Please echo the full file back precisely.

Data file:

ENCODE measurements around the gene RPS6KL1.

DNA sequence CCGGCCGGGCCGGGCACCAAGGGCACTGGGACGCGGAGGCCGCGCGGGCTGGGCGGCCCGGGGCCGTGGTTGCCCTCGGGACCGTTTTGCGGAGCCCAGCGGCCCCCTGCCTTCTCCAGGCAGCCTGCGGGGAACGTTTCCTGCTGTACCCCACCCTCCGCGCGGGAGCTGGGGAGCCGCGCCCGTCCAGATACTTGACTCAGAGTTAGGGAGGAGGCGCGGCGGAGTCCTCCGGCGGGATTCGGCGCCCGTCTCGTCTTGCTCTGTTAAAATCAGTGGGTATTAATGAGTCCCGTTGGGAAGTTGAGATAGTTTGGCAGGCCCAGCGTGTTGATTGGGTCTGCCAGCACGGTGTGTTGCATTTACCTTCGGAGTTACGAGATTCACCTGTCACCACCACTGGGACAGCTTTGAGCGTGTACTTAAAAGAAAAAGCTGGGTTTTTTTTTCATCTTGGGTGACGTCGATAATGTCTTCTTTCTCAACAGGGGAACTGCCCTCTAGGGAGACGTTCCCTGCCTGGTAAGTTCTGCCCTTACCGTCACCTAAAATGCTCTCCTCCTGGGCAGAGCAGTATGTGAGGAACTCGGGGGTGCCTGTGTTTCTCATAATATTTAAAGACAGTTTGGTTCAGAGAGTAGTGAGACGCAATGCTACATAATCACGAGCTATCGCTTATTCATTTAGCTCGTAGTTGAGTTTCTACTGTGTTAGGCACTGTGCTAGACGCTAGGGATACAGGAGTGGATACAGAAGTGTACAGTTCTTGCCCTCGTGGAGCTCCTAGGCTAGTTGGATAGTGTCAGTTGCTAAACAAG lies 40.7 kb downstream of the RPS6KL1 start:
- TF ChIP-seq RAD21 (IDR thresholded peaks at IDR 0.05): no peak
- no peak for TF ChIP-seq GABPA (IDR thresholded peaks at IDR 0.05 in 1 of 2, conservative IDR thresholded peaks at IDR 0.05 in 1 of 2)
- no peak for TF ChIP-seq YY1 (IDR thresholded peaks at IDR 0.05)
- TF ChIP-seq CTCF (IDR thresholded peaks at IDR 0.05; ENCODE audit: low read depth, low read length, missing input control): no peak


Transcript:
ENCODE measurements around the gene RPS6KL1.

DNA sequence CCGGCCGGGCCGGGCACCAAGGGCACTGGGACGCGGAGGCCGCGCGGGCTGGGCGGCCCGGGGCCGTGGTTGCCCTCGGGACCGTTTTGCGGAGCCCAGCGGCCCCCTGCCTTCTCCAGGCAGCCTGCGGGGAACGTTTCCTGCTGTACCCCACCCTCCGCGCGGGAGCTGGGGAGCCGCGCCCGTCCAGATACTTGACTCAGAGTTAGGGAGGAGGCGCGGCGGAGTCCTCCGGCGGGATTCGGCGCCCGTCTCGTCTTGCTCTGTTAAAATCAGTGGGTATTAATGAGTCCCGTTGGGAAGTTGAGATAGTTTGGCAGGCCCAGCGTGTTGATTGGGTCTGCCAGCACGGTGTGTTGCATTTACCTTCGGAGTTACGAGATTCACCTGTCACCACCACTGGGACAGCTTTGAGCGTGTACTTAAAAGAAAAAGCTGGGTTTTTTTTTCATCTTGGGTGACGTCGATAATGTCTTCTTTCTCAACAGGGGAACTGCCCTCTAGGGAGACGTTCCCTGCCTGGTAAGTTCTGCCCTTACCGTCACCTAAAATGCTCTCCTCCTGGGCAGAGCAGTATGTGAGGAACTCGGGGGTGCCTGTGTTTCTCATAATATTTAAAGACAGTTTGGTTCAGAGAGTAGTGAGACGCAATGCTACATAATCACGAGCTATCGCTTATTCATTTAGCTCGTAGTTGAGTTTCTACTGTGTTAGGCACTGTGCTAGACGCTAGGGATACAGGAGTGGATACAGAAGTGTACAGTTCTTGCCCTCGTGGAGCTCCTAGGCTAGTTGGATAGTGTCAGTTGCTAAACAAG lies 40.7 kb downstream of the RPS6KL1 start:
- TF ChIP-seq RAD21 (IDR thresholded peaks at IDR 0.05): no peak
- no peak for TF ChIP-seq GABPA (IDR thresholded peaks at IDR 0.05 in 1 of 2, conservative IDR thresholded peaks at IDR 0.05 in 1 of 2)
- no peak for TF ChIP-seq YY1 (IDR thresholded peaks at IDR 0.05)
- TF ChIP-seq CTCF (IDR thresholded peaks at IDR 0.05; ENCODE audit: low read depth, low read length, missing input control): no peak